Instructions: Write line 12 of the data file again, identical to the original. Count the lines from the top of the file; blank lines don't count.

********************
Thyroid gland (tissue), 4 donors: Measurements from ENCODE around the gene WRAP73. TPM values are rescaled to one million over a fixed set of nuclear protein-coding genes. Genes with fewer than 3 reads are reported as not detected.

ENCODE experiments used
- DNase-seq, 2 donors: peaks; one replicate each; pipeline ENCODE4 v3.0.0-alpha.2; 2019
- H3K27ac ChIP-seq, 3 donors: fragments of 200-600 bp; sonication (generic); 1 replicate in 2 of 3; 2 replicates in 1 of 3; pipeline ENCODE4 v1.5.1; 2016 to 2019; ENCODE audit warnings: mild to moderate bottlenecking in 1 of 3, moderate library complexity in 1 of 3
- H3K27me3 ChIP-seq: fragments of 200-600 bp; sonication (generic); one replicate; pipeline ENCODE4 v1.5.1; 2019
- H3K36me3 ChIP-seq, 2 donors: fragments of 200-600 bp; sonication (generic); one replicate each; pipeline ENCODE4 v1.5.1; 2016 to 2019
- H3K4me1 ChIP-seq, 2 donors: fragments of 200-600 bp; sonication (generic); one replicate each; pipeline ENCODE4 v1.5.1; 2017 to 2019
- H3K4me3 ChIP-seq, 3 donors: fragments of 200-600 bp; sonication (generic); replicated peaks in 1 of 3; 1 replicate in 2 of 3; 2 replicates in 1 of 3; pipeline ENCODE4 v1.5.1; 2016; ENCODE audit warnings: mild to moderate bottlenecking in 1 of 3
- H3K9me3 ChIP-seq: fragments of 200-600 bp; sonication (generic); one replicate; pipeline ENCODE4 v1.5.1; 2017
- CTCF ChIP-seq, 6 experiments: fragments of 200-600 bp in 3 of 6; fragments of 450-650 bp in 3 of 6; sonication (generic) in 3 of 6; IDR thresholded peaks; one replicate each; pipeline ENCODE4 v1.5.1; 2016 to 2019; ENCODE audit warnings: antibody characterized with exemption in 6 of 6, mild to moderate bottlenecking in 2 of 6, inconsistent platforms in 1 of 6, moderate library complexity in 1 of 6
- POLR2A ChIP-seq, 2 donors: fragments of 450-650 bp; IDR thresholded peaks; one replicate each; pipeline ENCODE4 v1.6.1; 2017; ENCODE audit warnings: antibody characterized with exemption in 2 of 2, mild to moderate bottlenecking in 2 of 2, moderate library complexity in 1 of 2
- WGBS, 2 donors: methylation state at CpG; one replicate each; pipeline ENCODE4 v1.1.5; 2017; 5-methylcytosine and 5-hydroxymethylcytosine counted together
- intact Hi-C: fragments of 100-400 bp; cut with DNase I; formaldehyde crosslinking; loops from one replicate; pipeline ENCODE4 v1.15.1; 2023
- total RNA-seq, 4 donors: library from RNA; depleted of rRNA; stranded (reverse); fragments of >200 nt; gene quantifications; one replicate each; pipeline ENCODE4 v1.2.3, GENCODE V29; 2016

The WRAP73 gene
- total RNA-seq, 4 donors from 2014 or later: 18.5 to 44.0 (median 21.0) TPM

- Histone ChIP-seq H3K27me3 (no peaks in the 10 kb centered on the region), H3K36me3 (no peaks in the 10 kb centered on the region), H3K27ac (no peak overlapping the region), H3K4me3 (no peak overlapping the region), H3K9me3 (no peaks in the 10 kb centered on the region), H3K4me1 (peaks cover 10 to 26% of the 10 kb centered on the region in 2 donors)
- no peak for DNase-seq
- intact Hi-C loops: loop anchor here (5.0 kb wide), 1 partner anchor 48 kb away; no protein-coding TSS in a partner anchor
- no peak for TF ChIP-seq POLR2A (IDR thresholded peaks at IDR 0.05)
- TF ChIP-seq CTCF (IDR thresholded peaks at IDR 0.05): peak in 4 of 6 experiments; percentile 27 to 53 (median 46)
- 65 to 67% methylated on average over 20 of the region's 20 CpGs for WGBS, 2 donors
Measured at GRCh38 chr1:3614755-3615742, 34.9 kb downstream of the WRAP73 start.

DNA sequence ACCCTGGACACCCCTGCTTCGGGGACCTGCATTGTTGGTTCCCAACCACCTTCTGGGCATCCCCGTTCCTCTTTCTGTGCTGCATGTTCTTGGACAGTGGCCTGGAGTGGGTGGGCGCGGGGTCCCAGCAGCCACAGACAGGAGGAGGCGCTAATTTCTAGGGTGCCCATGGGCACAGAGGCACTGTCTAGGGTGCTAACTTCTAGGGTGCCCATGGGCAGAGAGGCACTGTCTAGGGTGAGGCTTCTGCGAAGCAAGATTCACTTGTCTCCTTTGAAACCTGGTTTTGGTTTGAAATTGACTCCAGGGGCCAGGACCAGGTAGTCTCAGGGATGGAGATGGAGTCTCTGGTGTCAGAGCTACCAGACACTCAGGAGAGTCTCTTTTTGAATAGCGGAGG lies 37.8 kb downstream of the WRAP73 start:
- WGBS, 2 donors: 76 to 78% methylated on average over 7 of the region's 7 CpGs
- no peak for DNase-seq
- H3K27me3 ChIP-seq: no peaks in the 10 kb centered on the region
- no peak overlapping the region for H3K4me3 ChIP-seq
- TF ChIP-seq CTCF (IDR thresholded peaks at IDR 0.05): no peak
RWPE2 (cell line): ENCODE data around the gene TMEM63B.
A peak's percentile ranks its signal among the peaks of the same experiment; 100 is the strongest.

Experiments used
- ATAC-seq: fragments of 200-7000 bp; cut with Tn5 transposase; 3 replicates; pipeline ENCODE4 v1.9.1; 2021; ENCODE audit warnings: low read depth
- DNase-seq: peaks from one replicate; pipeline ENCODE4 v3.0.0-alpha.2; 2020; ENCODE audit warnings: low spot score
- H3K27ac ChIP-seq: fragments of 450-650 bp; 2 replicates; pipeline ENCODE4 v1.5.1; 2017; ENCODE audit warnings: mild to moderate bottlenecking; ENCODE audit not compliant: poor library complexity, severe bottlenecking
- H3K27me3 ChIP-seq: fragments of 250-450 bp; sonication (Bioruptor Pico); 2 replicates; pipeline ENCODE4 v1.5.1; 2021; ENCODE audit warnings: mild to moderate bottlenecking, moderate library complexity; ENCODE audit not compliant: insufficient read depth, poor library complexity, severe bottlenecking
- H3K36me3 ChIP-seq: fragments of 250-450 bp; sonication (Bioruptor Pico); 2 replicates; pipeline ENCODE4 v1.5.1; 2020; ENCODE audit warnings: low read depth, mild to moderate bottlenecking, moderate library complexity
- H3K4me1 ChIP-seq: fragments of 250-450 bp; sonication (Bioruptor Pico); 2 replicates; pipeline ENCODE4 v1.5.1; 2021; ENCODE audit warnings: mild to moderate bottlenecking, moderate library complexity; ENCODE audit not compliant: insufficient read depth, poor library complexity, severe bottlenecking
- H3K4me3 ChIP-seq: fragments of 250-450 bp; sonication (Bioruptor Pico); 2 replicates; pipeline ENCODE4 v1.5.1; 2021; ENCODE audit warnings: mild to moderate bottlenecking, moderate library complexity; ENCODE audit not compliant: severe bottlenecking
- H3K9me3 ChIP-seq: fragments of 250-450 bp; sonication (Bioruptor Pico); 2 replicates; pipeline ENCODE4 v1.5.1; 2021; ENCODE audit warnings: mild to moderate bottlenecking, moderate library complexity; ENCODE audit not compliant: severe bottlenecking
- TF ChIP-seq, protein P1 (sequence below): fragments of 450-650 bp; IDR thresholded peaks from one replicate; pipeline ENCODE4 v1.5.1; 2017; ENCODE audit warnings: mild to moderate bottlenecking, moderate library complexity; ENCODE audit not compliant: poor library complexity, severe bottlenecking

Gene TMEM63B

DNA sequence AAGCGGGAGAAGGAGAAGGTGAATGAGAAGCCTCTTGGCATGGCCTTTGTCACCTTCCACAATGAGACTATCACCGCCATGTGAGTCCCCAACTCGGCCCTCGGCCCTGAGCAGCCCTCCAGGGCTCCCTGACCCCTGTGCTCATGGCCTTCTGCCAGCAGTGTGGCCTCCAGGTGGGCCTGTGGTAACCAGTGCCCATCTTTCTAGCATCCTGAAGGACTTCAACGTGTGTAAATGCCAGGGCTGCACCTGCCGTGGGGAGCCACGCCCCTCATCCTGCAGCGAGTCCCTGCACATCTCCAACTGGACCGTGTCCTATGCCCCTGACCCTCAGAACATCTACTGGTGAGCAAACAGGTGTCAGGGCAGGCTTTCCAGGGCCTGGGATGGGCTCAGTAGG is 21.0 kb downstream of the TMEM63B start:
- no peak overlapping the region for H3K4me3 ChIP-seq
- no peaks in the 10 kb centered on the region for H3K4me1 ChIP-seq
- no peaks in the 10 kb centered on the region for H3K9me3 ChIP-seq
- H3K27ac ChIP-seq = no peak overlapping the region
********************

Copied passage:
- WGBS, 2 donors: methylation state at CpG; one replicate each; pipeline ENCODE4 v1.1.5; 2017; 5-methylcytosine and 5-hydroxymethylcytosine counted together